All new leaves regenerated within the past year. No idea how super long southern US growing season would translate to your much cooler conditions (though it would seem CIDP doesn't need much heat)

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MarkbVet
35 minutes ago, Xenon said:

All new leaves regenerated within the past year. No idea how super long southern US growing season would translate to your much cooler conditions (though it would seem CIDP doesn't need much heat)

Well, in Medford area it's often >80F (at least some days) from May to Sept....and in 90'sF to over 100F in July-Aug, sometimes in june and sept also.   Hottest part of the state.  A big diff with southeast U.S. is much lower humidity, so night time temp drops are more dramatic (and more comfortable lol).  It can be 100F in day time, and mid 60's at night.  So that less-hot night air could slow some palms, especially Sabals.  Not sure about CIDP though.   But I'd readily accept having leaves burned off once every few years (or less often) if they grow back within the year... it would be like having a deciduous tree (in the worst winters).  If the plant can survive, and grow, I'm all in.  

Edited by MarkbVet
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Little Tex

Well there are some CDIP in Brookings Oregon

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MarkbVet
3 minutes ago, Little Tex said:

Well there are some CDIP in Brookings Oregon

Oh yes I've seen them, last summer on vacation!  When I was a kid and visited Brookings regularly, there were no exotic plants.  Now there's a ton of 'em....   but it's zone 9 there, so just about everything survives in brookings.  Inland So. Oregon is hotter, drier, but gets colder in winter.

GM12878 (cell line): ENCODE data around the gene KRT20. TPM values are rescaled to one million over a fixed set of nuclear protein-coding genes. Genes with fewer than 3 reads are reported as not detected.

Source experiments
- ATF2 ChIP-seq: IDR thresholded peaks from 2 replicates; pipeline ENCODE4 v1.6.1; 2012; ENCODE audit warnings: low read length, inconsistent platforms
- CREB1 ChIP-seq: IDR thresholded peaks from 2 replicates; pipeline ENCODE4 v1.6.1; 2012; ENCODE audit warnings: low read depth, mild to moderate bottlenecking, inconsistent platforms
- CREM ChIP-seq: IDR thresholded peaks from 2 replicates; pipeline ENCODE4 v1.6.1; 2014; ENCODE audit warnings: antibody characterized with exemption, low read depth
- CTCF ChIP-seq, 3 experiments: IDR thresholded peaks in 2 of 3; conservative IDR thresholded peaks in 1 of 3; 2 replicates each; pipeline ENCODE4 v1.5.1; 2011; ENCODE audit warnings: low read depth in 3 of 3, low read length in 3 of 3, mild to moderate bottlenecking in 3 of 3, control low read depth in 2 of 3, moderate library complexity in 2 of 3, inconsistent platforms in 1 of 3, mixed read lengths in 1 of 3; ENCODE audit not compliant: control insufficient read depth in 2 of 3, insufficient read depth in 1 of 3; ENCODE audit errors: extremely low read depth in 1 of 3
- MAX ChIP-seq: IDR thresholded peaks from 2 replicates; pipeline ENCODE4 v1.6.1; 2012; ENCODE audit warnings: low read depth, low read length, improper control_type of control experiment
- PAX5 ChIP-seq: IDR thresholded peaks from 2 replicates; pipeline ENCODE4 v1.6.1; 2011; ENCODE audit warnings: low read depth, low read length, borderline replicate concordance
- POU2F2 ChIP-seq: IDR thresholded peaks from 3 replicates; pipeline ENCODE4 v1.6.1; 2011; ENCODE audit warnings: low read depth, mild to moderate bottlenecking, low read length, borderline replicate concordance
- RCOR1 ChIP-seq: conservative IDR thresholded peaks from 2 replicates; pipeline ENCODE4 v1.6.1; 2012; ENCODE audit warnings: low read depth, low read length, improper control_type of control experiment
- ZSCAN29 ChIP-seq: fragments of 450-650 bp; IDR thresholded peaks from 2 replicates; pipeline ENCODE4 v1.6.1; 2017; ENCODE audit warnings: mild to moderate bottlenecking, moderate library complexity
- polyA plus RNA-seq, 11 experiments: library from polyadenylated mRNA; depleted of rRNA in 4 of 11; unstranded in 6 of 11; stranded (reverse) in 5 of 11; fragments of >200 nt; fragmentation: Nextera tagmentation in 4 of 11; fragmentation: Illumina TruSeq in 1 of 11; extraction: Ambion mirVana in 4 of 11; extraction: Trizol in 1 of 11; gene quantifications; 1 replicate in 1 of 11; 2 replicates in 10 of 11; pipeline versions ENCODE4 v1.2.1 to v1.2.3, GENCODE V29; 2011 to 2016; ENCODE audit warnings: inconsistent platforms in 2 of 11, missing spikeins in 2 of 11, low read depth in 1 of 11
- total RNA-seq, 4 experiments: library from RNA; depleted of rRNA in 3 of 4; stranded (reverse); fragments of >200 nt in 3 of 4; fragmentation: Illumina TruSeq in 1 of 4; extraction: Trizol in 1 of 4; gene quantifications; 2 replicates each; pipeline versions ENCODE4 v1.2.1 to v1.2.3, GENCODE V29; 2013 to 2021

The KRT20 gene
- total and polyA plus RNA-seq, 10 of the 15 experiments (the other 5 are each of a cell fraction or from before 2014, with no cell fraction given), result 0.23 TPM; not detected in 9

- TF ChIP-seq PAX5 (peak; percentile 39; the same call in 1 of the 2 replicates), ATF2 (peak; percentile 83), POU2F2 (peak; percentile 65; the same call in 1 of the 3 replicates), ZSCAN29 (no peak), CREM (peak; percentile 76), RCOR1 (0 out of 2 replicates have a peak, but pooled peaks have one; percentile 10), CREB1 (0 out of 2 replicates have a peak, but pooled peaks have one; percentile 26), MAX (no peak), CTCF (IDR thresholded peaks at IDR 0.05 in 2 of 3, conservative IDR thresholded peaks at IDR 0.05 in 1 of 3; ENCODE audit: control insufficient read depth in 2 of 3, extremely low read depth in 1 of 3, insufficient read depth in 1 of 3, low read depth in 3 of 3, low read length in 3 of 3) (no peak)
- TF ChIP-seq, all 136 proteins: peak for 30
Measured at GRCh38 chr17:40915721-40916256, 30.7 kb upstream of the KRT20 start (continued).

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Collectorpalms
4 hours ago, MarkbVet said:

Ah.... still surprised, then, that the CIDP in that devastated Texas yard survived 4F and had a full crown of intact leaves (unless enough time had passed to regrow them all?) Seems...unusually hardy

1 year has past. The dead palms were just removed this week. The reason the leaves look so brown was because the sun was rising and casting a strange effect. I decided it was appropriate considering the situation. It is somewhat yellow from 22F but not like the picture.

This is April 2021 after the freeze. Just when I realized it was alive with green coming up. It flushed all new leaves at the end of April. 
 

Sorry it’s really bad. At that time I was ready to move. I got sick and didn’t do yard work till this winter.

Not to mention the cost of removing the palms was not cheap. It took heavy equipment, 3 chain saws, 10 men. And two full size dump trucks. I removed the smaller palms and plants myself. I still have a few big palms in my courtyard that will be risky to remove. So it’s not over yet.   Plus the ones near street, including this Canary, the city are to remove to expand the sidewalk. I am not paying to remove those. 

4AE2D855-1B0F-4E69-B677-6EFF1C9B2E44.jpeg

Edited by Collectorpalms

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MarkbVet
13 minutes ago, Collectorpalms said:

1 year has past. The dead palms were just removed this week. The reason the leaves look so brown was because the sun was rising and casting a strange effect. I decided it was appropriate considering the situation. It is somewhat yellow from 22F but not like the picture.

This is April 2021 after the freeze. Just when I realized it was alive with green coming up. It flushed all new leaves at the end of April. 
 

Sorry it’s really bad. At that time I was ready to move. I got sick and didn’t do yard work till this winter.

Not to mention the cost of removing the palms was not cheap. It took heavy equipment, 3 chain saws, 10 men. And two full size dump trucks.